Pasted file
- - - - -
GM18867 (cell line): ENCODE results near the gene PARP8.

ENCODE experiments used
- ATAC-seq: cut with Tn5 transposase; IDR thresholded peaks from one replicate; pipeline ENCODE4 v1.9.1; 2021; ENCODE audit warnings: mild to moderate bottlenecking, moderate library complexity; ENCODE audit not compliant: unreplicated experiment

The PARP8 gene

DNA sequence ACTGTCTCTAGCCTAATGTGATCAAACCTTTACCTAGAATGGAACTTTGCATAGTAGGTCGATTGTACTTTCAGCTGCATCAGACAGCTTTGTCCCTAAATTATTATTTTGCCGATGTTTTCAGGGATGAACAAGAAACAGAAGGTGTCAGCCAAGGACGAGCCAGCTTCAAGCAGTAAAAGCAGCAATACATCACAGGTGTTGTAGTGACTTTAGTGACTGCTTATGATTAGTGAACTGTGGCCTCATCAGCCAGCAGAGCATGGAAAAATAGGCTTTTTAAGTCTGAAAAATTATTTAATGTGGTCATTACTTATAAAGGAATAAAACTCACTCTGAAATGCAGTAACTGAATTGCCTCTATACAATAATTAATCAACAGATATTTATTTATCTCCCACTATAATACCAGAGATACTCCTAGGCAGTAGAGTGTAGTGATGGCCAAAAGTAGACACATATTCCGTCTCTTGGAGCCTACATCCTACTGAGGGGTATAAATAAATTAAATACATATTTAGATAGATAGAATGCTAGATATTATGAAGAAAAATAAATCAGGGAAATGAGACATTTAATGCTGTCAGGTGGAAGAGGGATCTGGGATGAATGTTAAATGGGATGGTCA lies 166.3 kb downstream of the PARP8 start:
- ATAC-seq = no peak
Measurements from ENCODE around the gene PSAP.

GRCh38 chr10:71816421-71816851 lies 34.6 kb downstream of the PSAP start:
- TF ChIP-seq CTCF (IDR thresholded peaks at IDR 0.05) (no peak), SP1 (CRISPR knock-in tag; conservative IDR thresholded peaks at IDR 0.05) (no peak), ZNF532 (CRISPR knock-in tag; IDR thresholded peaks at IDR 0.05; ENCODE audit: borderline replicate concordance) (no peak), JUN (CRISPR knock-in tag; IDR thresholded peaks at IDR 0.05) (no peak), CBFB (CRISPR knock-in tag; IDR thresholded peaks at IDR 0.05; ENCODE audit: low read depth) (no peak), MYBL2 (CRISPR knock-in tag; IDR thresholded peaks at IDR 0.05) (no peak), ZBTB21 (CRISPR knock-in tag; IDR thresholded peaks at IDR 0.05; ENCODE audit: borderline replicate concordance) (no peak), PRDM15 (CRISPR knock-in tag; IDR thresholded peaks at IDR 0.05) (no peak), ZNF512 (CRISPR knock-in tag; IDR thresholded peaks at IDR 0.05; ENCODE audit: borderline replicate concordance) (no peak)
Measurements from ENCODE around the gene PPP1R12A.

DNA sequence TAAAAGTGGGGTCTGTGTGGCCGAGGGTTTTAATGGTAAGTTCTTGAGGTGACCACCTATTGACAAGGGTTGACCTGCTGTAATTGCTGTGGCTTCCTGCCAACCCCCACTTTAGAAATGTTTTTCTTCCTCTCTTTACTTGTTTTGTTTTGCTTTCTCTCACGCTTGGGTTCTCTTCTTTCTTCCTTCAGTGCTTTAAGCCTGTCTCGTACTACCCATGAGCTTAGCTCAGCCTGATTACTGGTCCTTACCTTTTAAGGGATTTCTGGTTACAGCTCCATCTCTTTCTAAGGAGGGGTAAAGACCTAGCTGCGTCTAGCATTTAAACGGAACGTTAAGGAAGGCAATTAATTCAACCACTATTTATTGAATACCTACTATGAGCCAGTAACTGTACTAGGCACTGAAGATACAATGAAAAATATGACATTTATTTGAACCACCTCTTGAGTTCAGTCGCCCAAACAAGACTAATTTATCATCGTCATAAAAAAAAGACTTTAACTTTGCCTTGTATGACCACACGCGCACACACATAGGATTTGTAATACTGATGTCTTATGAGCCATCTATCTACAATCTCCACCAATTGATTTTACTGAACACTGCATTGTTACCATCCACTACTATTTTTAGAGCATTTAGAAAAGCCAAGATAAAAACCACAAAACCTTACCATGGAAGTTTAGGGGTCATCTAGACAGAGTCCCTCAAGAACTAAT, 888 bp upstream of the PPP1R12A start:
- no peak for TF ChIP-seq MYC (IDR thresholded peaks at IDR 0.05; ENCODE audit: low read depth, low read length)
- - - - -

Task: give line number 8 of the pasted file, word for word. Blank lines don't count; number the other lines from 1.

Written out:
GRCh38 chr10:71816421-71816851 lies 34.6 kb downstream of the PSAP start: